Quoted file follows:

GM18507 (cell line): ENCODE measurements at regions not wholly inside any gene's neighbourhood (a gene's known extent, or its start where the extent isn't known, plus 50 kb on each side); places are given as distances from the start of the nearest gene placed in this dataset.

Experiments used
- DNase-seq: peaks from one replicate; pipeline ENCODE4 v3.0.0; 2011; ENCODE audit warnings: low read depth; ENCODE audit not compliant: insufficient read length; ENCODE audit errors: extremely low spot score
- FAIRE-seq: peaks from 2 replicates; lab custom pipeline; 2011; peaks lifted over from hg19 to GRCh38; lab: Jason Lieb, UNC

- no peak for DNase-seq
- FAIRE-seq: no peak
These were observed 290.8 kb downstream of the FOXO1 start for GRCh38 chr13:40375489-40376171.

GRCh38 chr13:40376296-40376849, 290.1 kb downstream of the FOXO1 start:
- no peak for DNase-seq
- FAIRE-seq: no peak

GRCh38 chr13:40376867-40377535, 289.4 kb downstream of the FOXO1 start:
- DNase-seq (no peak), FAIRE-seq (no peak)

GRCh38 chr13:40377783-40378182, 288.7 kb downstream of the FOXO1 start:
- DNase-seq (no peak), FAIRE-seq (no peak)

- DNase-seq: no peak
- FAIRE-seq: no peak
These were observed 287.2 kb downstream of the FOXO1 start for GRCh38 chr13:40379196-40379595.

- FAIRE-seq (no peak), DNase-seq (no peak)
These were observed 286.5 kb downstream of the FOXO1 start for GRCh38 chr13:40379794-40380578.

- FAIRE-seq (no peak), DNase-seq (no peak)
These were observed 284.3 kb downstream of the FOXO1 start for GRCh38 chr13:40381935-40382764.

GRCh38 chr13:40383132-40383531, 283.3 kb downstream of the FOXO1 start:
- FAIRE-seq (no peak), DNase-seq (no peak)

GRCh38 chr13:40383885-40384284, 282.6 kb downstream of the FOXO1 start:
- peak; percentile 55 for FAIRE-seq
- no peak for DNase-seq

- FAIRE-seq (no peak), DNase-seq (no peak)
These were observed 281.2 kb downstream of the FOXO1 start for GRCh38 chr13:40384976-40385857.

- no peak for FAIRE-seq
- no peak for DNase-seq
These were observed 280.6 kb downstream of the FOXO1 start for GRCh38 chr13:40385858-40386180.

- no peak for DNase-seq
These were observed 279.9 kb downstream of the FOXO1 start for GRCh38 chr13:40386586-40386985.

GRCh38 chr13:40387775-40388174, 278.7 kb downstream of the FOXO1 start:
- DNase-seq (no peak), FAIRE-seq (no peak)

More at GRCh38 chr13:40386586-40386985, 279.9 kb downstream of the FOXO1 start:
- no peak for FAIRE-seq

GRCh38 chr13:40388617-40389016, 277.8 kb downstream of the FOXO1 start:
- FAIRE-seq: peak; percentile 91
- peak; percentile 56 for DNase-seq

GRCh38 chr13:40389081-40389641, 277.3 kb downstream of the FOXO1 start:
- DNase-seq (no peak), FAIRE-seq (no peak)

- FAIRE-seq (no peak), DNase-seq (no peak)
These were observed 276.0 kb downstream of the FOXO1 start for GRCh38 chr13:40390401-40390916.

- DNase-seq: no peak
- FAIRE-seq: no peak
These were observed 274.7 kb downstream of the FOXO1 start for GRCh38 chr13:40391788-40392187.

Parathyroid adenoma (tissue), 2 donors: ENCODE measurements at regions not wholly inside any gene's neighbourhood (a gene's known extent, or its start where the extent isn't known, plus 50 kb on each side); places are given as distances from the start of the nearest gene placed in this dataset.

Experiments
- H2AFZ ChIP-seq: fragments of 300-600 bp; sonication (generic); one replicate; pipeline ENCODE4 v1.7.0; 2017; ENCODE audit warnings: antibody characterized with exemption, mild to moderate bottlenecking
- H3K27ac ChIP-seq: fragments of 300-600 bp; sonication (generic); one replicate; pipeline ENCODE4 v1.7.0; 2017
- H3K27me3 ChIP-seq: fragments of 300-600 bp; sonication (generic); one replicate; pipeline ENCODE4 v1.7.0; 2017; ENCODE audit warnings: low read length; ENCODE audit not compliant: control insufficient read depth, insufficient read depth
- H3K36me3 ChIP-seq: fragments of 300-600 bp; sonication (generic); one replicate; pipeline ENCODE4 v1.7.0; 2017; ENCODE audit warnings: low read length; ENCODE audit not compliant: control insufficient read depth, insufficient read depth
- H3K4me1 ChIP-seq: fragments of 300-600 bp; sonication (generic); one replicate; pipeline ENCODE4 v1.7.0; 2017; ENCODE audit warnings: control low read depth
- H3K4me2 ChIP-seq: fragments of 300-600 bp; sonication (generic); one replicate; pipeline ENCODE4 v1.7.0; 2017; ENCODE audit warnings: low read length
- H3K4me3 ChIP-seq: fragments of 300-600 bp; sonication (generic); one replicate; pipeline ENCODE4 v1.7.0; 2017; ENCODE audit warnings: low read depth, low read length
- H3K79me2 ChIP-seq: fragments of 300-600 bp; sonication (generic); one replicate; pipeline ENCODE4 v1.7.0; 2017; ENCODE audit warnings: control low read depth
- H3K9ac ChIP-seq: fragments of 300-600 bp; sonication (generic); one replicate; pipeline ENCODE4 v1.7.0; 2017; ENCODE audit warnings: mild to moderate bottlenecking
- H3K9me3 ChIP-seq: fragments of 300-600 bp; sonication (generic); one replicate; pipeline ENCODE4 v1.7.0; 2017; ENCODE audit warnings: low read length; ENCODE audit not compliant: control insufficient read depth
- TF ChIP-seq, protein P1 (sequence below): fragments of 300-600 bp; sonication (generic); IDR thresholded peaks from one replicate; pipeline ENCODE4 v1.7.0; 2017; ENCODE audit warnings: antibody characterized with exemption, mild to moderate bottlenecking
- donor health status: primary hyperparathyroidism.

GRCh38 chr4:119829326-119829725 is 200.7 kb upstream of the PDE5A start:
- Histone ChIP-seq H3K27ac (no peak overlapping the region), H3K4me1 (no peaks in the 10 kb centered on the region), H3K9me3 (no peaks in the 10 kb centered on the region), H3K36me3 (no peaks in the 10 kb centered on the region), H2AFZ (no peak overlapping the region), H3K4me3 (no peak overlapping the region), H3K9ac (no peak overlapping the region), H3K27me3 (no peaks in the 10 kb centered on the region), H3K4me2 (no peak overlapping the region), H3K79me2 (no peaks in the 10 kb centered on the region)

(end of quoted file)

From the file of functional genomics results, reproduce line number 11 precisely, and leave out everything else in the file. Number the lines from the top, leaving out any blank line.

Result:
GRCh38 chr13:40376867-40377535, 289.4 kb downstream of the FOXO1 start: